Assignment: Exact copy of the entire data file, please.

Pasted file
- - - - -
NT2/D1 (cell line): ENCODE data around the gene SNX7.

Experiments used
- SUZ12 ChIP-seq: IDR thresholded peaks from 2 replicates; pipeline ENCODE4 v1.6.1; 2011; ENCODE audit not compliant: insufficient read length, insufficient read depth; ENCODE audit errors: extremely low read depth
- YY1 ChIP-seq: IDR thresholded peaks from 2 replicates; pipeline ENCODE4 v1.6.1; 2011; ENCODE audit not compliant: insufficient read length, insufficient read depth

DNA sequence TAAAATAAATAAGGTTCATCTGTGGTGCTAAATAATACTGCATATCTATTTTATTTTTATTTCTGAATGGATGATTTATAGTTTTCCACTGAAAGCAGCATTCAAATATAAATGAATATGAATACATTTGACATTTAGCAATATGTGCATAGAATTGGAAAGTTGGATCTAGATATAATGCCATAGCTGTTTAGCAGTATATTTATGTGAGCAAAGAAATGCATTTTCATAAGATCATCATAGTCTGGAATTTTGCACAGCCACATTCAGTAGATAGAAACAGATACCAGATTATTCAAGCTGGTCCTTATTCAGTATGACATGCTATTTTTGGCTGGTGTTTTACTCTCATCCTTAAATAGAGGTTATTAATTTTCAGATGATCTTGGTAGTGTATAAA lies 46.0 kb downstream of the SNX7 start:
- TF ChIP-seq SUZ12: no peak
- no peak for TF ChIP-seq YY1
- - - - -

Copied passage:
NT2/D1 (cell line): ENCODE data around the gene SNX7.

Experiments used
- SUZ12 ChIP-seq: IDR thresholded peaks from 2 replicates; pipeline ENCODE4 v1.6.1; 2011; ENCODE audit not compliant: insufficient read length, insufficient read depth; ENCODE audit errors: extremely low read depth
- YY1 ChIP-seq: IDR thresholded peaks from 2 replicates; pipeline ENCODE4 v1.6.1; 2011; ENCODE audit not compliant: insufficient read length, insufficient read depth

DNA sequence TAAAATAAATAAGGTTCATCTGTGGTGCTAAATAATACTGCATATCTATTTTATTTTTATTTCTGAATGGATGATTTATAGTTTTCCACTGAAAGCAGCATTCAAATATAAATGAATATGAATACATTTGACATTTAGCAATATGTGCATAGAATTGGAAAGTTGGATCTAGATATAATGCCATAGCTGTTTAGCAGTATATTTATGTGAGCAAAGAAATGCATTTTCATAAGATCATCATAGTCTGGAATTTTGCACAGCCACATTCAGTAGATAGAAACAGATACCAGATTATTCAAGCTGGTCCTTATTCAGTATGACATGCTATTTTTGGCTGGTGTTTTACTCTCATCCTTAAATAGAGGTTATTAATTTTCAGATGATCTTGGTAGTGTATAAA lies 46.0 kb downstream of the SNX7 start:
- TF ChIP-seq SUZ12: no peak
- no peak for TF ChIP-seq YY1